Most of us say we care. This is how we operationalize that care. A few tips: Miami Beach
buy modafinil romania 1. Send out a quick survey to “take the pulse” of your workers. Ask questions around their awareness of company help with mental and emotional well-being and also more practical issues. Do they have the resources they need to do their job efficiently? Are there issues around balancing work and childcare/homeschooling? Etc. Include an open-ended question in case they have additional needs/questions. (Click here to see the 13-question survey we sent to our employees at the Studer Family of Companies.) where to buy Pregabalin online
Biberach an der Riß 2. Make it clear you care. The fact that you’re asking these questions shows your concern, but don’t stop there. Tell them you care in other meaningful ways. I made the video because I felt it was warmer and more personal than just sending out a survey. Don’t be afraid to say words like, “We love you and want to help you in these tough times.”
3. Don’t say it just once. The survey is a starting point. Reinforce the message at meetings, on the phone, and in person (with safety measures in place, of course). Make sure they know your door is open and they can approach you at any time.
4. Don’t overpromise. Let them know you will help in any way you can, but also be clear that you may not be able to fix everything. Say, “We may not be able to do everything, but we’ll see what we can do.”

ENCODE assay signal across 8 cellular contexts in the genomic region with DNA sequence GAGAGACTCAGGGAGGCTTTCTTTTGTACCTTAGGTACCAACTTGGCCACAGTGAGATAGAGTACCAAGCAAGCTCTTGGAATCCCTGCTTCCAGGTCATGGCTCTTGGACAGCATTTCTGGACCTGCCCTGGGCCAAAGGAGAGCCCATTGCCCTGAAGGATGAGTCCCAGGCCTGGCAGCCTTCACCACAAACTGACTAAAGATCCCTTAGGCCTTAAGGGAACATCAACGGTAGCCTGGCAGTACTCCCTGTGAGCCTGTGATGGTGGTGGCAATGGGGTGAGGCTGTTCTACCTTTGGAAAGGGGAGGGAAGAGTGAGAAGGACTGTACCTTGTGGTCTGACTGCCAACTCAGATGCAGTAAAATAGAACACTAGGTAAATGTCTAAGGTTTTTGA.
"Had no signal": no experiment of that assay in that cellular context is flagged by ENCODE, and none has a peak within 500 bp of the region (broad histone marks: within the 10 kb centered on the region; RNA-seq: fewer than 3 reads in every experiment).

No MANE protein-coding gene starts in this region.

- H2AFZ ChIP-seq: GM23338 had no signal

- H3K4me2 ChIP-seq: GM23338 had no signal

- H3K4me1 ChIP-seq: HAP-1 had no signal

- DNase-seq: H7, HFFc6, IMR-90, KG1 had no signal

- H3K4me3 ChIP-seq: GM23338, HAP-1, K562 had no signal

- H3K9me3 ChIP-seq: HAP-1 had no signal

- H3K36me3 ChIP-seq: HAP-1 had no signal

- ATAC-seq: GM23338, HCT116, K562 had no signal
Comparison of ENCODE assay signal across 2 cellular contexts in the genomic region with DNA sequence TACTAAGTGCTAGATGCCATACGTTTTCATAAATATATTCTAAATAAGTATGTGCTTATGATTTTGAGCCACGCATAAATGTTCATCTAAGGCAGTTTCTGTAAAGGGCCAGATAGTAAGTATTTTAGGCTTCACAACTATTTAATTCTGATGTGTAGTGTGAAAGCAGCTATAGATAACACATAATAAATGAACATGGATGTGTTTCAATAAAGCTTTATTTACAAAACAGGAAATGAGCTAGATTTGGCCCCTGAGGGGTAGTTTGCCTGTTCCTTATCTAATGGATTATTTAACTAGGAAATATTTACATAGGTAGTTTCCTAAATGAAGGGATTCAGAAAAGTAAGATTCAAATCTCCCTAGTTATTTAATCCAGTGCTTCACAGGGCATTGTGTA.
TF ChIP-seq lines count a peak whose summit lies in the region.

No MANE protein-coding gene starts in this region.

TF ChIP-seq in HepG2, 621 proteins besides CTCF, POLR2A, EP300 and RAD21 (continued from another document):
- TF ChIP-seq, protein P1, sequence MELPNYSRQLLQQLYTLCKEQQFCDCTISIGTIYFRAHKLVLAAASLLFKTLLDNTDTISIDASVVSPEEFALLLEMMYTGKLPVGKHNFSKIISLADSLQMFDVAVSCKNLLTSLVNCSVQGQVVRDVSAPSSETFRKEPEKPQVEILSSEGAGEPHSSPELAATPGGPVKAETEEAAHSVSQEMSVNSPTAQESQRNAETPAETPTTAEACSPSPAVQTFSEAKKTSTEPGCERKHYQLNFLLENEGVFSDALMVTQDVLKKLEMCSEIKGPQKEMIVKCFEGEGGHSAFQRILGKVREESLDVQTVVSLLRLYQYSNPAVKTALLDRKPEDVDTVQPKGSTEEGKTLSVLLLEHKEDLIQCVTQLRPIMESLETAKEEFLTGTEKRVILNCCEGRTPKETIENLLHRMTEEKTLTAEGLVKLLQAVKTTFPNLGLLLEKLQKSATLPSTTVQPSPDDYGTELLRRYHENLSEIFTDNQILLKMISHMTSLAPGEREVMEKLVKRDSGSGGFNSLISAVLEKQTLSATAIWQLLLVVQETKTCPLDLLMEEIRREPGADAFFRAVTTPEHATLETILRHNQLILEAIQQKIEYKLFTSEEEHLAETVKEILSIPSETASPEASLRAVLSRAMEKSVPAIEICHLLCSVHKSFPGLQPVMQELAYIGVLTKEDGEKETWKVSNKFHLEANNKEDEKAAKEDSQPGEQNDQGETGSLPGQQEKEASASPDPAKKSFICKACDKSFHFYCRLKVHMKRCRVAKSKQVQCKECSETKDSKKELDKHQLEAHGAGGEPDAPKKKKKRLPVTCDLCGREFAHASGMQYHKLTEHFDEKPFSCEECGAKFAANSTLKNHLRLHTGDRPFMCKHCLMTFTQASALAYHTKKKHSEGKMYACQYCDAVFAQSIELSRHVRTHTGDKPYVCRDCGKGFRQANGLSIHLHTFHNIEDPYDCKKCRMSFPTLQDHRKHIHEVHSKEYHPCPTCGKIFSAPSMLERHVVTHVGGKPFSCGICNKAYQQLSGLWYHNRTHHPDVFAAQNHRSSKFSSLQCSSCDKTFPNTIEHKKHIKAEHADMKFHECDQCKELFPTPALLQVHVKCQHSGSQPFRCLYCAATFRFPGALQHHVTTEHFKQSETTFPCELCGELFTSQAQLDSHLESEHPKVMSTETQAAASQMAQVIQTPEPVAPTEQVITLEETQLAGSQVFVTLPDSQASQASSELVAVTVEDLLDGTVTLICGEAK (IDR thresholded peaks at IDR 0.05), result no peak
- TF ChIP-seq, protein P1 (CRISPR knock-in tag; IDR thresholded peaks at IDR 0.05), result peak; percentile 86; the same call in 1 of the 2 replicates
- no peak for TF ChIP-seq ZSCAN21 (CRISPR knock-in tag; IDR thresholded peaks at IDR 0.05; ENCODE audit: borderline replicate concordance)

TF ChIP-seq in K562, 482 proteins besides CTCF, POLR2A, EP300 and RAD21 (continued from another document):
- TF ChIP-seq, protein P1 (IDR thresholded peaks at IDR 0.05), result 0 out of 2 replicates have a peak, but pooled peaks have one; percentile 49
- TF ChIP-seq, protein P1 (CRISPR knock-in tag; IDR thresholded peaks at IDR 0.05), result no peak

5. If you can meet a request, do. It’s not always easy to do things like shift schedules or buy new equipment. Do it anyway, if you can find a way to make it work. This is a great chance to make deposits into employees’ emotional bank accounts. They’ll be grateful and will also be more likely to help you and others in the company in the future.
6. Be sensitive to employees’ mental and emotional struggles. People may need time off for counseling or more intensive help. There may be more disruptions to the workday. Give grace if possible. Be aware that there is a stigma around these issues. People may need you to reassure them that it’s okay to access the EAP or seek help in other ways.
Also, be on the lookout for those employees who may be covering up their mental and emotional struggles. It’s better to approach them and risk upsetting them than to ignore an issue that could potentially lead to devastating consequences.
A lot has been written around the notion that people bring their “whole selves” to work. When employees are dealing with extreme stress or suffering from anxiety or depression, they don’t leave these issues at home. It’s not possible. Their struggles come to work with them and impact their performance and workplace/customer relationships. We can’t just take the “good” parts of our employees (those that benefit the company) and ignore the rest.
In a way, COVID is forcing many of us to view our employees as whole people, perhaps for the first time. Why not use this time as an opportunity to invest in their overall well-being? When the pandemic is over, we will have built deeper relationships with them. That will pay off in many ways for the company—but even more important, it will mean we’ve made a meaningful difference in someone’s life.